|Subtitle:||The mystery of Leslie Howard|
|Editor:||Pen & Sword Books Ltd|
|Published:||January 2013, originally published in 1957|
On June 1st, 1943, Flight 777, a Douglas DC-3, Dakota, was downed over the Gulf of Biscay by German fighter bomber planes when she was on her way from Lisbon to Great Britain. Hereby all occupants lost their lives, amongst whom the well-known British actor Leslie Howard who had returned from Hollywood to the United Kingdom in order to support the British war effort. He did this mainly by being engaged in anti-nazi propaganda. Howard, known from his parts in movies like “The scarlet Pimpernel ” from 1934 and “Gone with the wind” from 1939, had been travelling to Lisbon in order to promote his last movie picture.
Onboard also were Howard’s financial council, Alfred Chenhalls, who smoked large cigars and who strongly resembled Winston Churchill. Did the Germans believe that Churchill was onboard Flight 777? Other aircraft taking the same route were left alone by the Luftwaffe in spite of the presence of German fighters over the Gulf of Biscay. These flights were carried out by Dakotas of KLM, chartered by BOAC and operated by Dutch crews. The crew that perished on that first day of June in 1943 was very experienced and had flown that route across the Bay of Biscay many times.
“Flight 777 The mystery of Leslie Howard” totally concerns the investigation carried out by journalist and author Ian Colvin towards the end of the 1940s / early fifties, of the cause of the shooting down of the Dutch Dakota. In 1957 he presented the results of his research in a book. Colvin conducted his searching in Great Britain, Portugal, Spain and Germany and interviewed dozens of people amongst whom several former pilots and crewmembers of the Luftwaffe. Ian Colvin was a famous British journalist, who had been employed in Berlin before the war, where he had many secret contacts among the opposition of the Nazis. Hitlers’ regime expelled the journalist from Germany, but early in the 1950s Colvin was able, because of these pre-war contacts, to research the possible reason for shooting down Flight 777.
The Douglas DC-3, carrying out Flight 777, was a Dutch aircraft from KLM with the name Ibis. The KLM in those days always baptized her fleet with bird names. The Ibis, with registration PH-ALI, had been delivered to KLM in September 1936 and operated mainly on the route Amsterdam – Batavia. On May 9th, 1940 the aircraft had carried out her scheduled service Amsterdam – Shoreham and was supposed to return the next day to Amsterdam. Because of the German attack on the Netherlands however the crew was ordered to stay in England. On 25 July 1940 the registration of the Ibis was changed into G-AGBB and received a camouflage livery. Together with three other DC-3s of the KLM the Dakota was leased by the British Overseas Airways Corporation (BOAC) and operated on the Bristol – Lisbon route. The experienced crew which lost their lives on 1 June, 1943, consisted of captain Quirinus Tepas, co-pilot Dirk de Koning, flight engineer Engbertus Rosevink and radio operator Cornelis van Brugge.
Among the thirteen passengers of Flight 777, next to Leslie Howard and his financial consultant, also six more men, three women and two children were onboard. One of the other male passengers was Wilfred Israel, a Jewish diplomat with a German and a British passport, who had Jewish children smuggled across the French – Spanish border in order to have them sent to Palestine. Herewith Israel was the third person to be a possible target of the Germans, after Howard whom the Germans suspected of being a spy and Alfred Chenhalls looking much alike Churchill.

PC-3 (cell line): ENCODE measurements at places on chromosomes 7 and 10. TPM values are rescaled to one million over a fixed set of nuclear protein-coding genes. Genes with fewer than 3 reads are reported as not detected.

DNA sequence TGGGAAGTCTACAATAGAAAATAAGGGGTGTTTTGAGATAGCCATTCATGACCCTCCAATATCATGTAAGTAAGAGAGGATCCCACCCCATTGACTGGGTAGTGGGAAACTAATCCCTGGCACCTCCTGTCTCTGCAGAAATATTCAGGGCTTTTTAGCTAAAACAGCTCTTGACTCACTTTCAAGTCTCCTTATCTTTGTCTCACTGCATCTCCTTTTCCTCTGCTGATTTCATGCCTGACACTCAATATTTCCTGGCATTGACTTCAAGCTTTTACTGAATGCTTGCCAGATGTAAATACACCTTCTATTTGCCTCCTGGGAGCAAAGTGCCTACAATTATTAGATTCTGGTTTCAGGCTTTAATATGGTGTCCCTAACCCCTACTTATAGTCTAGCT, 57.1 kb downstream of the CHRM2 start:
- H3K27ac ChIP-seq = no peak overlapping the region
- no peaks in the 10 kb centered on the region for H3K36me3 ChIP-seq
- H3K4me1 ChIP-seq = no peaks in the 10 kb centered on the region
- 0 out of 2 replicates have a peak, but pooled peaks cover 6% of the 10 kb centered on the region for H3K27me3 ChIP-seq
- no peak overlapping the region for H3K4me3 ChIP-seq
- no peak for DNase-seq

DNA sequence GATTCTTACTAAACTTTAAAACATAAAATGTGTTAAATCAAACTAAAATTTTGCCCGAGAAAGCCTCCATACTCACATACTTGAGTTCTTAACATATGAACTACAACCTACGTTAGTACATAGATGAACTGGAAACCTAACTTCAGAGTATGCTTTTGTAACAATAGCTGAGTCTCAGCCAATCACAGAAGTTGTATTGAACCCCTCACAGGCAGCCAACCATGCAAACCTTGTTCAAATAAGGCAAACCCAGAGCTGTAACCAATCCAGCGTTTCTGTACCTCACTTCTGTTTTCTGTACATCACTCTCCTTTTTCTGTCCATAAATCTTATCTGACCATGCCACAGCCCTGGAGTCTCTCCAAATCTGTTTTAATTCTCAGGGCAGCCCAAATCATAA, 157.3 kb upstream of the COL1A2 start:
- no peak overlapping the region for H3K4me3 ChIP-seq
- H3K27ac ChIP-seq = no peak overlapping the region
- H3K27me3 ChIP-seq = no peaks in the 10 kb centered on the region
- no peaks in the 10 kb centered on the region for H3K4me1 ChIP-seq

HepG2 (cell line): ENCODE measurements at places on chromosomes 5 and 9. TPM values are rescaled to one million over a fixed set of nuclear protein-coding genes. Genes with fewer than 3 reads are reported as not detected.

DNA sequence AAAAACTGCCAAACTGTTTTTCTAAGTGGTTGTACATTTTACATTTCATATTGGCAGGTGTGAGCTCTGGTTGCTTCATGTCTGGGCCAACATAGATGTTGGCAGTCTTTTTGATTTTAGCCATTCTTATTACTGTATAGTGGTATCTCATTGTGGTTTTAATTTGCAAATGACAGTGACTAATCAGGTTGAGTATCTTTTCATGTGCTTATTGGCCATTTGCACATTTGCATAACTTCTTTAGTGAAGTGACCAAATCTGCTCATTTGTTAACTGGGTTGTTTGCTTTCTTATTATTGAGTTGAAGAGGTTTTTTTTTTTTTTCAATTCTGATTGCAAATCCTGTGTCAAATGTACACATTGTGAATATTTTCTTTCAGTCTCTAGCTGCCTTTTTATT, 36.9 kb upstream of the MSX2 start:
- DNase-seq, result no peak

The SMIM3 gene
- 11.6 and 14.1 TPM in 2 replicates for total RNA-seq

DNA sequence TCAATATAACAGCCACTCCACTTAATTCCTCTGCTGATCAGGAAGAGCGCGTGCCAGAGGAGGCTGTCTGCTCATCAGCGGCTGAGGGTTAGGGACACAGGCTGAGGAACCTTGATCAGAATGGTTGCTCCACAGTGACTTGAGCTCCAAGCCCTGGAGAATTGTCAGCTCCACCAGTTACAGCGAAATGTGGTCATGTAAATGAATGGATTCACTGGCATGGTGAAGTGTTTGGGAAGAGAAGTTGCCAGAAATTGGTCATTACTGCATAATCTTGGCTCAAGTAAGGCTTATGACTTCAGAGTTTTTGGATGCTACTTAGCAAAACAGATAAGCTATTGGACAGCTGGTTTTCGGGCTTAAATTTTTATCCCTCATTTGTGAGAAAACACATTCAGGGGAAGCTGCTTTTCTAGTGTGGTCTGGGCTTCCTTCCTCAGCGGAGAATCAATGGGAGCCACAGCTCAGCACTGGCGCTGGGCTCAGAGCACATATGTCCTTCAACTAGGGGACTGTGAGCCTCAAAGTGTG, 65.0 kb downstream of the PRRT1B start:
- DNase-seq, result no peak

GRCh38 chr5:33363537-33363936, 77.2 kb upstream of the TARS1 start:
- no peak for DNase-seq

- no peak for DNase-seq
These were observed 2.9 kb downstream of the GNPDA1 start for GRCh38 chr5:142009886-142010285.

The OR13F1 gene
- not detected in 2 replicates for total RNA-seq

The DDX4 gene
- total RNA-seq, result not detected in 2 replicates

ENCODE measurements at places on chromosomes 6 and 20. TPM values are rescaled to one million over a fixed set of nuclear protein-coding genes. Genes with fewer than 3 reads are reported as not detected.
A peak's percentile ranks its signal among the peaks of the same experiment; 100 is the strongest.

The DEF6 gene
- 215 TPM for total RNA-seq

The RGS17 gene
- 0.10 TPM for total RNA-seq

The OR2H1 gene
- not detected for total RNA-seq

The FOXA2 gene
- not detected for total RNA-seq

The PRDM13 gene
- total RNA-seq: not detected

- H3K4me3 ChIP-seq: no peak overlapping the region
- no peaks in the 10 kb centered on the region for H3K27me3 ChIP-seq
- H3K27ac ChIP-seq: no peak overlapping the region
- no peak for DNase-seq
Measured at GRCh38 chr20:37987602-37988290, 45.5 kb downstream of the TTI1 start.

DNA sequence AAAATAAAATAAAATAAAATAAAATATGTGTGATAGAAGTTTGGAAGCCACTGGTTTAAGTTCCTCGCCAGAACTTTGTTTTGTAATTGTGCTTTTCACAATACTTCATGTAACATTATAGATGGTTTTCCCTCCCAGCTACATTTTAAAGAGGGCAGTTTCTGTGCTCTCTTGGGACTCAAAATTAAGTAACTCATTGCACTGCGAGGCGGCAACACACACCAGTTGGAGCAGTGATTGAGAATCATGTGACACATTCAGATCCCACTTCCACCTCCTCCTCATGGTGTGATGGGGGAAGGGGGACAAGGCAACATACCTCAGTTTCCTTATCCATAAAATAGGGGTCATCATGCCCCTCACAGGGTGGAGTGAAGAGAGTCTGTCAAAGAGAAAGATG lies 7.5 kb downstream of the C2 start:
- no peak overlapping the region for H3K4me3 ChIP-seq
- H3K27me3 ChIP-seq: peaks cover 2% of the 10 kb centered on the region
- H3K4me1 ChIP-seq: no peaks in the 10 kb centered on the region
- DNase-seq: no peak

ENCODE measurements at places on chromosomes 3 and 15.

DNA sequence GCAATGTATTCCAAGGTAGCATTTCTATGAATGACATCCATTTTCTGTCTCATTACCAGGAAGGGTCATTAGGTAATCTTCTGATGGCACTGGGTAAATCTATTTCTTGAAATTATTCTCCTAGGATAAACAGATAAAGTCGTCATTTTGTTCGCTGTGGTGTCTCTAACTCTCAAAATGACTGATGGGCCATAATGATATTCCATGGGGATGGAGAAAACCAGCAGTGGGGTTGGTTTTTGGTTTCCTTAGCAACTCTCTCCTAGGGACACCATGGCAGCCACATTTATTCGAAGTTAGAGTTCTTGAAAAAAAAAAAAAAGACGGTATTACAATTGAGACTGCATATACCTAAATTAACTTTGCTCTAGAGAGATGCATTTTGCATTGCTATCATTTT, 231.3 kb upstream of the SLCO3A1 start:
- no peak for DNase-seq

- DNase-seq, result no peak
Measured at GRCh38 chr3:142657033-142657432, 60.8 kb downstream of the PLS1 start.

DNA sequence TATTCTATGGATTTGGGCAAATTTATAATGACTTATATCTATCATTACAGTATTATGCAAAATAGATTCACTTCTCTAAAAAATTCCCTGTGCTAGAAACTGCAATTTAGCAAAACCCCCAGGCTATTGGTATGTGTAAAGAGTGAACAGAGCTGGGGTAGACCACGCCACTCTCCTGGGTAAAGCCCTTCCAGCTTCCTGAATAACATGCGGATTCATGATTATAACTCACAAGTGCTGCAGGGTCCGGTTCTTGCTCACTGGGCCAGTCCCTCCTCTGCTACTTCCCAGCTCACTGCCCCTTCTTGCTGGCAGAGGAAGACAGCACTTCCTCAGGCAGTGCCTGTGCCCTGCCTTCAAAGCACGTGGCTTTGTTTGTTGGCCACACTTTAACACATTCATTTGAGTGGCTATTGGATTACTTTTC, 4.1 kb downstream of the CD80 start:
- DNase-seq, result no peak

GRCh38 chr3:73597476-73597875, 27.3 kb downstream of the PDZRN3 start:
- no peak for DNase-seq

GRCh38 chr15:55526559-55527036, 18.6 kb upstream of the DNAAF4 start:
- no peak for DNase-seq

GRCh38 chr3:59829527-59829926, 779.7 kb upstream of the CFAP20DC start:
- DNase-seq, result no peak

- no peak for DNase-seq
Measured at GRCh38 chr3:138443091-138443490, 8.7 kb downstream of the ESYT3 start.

“Flight 777” consists of 22 chapters and in the first 18 Ian Colvin provides a comprehensive introduction and he tries to explain the downing of the Dutch Dakota. Herewith especially those possibilities are highlighted which have a reference to a number of the passengers, possibly targeted by the Germans. The author tries to push the motive for the shooting down of the KLM aircraft over to Leslie Howard, but in the later chapters this appears not be so. By interviewing a number of ex crew members of the Luftwaffe Colvin finds out how the aircraft has been shot down, but it remains guessing, also for him, why the Dakota was pursued by eight Junkers 88-C6s and finally shot down by one of them. Ian Colvin presents a strong suspicion, but for most of the readers that will be a disappointing conclusion.
In spite of the fact that the book nowhere becomes thrilling and contains a somewhat disappointing conclusion, it does not strike one as being waggish anywhere. The fact that this concerns a reissue of a 1957 book, could have created a different expectation. The book has been republished rather because this year it is 70 years ago that the facts took place and not because it has been a best seller. But just because the book was written so short after the Second World War, it comes across as very authentic. Because the author himself has experienced the war being a journalist and his deep digging search started right after that worldwide conflict, his story comes across reliable and believable. Apart from that, the writing is smooth and is also good to follow by those readers that don’t read English books so very often.